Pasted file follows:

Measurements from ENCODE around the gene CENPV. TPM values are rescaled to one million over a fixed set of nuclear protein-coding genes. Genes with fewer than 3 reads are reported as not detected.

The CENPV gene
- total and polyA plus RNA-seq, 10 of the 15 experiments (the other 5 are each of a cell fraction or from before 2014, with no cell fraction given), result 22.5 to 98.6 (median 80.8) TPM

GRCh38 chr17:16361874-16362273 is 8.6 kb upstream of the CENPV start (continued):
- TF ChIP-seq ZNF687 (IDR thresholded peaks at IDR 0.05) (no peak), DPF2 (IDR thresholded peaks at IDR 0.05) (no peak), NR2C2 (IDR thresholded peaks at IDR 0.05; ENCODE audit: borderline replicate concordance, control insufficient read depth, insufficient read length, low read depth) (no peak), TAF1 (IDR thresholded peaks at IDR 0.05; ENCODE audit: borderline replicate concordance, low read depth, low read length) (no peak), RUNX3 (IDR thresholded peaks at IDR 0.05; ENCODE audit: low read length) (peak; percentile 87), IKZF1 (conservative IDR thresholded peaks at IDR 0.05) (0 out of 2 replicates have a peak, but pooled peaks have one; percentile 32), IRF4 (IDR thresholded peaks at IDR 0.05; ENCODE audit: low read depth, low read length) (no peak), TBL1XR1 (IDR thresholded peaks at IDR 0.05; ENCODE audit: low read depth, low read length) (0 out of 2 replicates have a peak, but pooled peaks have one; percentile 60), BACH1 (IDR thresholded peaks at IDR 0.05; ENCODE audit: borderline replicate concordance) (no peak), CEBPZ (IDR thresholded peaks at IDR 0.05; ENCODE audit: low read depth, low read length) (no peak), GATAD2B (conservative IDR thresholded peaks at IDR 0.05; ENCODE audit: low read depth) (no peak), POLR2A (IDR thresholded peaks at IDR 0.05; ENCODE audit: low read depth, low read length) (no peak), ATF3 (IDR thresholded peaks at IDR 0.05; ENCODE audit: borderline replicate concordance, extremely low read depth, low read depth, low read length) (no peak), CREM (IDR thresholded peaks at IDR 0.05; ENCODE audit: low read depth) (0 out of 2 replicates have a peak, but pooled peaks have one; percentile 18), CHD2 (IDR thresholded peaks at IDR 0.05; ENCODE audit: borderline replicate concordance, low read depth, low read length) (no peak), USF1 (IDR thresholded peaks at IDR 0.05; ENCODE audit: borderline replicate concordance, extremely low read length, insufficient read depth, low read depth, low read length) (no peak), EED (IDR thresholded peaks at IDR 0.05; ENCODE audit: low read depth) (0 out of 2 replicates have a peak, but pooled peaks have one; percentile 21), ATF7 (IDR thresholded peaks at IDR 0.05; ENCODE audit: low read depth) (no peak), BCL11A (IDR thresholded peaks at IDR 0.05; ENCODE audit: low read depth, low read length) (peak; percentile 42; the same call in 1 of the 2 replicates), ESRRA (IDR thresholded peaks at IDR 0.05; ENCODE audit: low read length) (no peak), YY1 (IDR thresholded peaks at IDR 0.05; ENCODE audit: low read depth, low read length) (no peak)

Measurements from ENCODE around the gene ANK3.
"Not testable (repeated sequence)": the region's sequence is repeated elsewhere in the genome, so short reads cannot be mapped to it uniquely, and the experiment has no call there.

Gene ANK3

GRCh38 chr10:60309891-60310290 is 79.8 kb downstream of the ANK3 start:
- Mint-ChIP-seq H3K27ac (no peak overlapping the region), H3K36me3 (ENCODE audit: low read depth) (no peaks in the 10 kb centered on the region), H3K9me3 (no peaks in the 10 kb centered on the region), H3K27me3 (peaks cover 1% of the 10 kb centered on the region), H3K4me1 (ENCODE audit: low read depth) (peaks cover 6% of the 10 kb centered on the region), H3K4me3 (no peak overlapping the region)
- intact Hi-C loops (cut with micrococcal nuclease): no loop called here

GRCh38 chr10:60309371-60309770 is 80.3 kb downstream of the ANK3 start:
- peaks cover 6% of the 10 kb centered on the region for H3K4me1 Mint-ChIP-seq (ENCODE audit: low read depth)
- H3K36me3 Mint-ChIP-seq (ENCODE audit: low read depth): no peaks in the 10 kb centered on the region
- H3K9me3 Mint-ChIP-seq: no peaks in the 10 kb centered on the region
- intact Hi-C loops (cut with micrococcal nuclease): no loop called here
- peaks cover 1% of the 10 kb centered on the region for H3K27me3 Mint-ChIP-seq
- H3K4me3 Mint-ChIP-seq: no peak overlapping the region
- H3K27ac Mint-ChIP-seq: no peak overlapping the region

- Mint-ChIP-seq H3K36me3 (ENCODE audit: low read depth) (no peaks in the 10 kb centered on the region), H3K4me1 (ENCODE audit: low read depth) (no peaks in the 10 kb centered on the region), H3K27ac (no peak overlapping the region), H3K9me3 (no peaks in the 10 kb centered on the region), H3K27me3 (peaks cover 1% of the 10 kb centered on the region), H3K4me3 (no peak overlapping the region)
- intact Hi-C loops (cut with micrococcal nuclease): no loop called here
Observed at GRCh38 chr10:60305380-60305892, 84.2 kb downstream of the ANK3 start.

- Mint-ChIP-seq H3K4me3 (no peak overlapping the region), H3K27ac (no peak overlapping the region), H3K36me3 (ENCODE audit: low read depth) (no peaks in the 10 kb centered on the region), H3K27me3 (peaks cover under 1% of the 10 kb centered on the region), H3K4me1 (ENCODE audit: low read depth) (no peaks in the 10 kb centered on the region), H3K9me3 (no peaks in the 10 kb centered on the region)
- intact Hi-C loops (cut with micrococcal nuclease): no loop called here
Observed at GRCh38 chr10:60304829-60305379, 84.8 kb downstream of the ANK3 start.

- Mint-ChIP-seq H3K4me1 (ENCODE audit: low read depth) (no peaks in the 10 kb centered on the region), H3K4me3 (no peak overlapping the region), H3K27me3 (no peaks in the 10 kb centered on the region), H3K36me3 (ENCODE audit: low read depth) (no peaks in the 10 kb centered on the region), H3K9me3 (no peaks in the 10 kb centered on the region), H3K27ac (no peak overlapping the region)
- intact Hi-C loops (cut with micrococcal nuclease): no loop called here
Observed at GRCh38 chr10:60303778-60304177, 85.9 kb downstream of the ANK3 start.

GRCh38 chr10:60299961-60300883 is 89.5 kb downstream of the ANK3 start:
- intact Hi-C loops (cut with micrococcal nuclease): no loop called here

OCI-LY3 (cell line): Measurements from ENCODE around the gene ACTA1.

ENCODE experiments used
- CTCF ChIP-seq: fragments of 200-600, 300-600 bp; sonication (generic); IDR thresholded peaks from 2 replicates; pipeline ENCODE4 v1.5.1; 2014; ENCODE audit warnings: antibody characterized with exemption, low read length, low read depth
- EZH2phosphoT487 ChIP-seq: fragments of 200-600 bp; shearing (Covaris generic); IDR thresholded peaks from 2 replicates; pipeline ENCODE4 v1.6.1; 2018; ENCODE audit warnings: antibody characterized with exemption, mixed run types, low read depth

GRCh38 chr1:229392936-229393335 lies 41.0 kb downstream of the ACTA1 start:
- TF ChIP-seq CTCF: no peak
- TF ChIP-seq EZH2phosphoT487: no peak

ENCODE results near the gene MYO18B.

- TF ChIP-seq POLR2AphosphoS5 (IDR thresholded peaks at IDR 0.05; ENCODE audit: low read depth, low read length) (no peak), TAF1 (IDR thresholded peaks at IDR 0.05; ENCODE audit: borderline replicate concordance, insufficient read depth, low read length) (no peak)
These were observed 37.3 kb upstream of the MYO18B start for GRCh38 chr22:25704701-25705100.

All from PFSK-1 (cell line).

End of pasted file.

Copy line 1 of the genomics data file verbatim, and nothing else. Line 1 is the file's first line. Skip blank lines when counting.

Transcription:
Measurements from ENCODE around the gene CENPV. TPM values are rescaled to one million over a fixed set of nuclear protein-coding genes. Genes with fewer than 3 reads are reported as not detected.